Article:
• Flood hazard mapping complements and strengthens other adaptation options, such as flood-proofing measures, emergency planning, provision of flood shelters and evacuation planning. As such, this approach could be applied almost universally, irrespective of the other adaptation technologies that are used.

Barriers:

  • Advanced and accurate mapping can require complex models and expensive data-collection procedures if sufficient quality data is not readily available
  • Requires advanced expertise to process data and create necessary models
  • Local communities may not see the direct benefits, and may prefer investing in projects where benefits are obvious (public dissatisfaction)
  • Needs to be done on a continuous basis for optimal results (adapting to changing conditions)
  • =Mapping in itself does not provide risk reduction (the hazard assessment needs to be complemented with responses on the ground)
  • Flood hazard mapping relies on the availability of topographic, and long-term extreme event data and complex numerical modelling techniques. This requires specific modelling capabilities and expertise which may not be readily available.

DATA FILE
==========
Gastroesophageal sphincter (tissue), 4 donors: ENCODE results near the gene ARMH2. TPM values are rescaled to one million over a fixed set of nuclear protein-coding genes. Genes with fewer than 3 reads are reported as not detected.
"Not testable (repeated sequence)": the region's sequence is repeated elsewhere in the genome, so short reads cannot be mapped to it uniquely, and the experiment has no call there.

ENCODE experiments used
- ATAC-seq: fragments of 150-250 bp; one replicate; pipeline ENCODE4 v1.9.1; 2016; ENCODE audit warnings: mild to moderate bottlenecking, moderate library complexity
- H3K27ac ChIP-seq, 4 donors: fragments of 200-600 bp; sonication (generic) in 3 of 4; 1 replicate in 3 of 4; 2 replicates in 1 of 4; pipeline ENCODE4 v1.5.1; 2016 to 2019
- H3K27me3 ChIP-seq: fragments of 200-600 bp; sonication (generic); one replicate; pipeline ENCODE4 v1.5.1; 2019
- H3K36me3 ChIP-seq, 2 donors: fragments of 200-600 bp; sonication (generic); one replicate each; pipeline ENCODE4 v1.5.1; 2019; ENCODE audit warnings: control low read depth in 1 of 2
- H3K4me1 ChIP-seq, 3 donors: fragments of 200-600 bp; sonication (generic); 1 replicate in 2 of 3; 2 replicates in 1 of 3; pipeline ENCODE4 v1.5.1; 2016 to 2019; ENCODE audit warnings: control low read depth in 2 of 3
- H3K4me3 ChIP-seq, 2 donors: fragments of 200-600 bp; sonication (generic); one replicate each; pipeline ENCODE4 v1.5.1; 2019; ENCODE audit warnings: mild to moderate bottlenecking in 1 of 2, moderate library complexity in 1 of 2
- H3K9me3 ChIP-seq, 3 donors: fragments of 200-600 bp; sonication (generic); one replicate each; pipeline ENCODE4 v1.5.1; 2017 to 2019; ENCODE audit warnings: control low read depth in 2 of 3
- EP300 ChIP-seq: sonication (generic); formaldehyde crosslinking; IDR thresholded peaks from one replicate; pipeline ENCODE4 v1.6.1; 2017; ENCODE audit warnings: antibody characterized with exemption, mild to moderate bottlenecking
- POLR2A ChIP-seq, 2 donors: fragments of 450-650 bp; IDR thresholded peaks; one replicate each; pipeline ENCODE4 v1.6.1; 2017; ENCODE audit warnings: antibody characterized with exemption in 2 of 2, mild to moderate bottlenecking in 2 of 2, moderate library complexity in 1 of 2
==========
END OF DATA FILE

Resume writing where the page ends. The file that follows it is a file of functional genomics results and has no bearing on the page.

• A lack of public understanding about the benefits of flood hazard mapping may also provide a barrier to implementation. If the public is unaware of the benefits of flood hazard mapping, they may prefer to see public money spent on more tangible flood and erosion protection measures.

Implementation considerations*


Technological maturity:                4-5
Initial investment:                           2-5 (depending on choice of assessment/mapping)
Operational costs:                           1-2
Implementation timeframe:         2-3

 

* This adaptation technology brief includes a general assessment of four dimensions relating to implementation of the technology. It represents an indicative assessment scale of 1-5 as follows:
Technological maturity: 1 - in early stages of research and development, to 5 – fully mature and widely used
Initial investment: 1 – very low cost, to 5 – very high cost investment needed to implement technology
Operational costs: 1 – very low/no cost, to 5 – very high costs of operation and maintenance
Implementation timeframe: 1 – very quick to implement and reach desired capacity, to 5 – significant time investments needed to establish and/or reach full capacity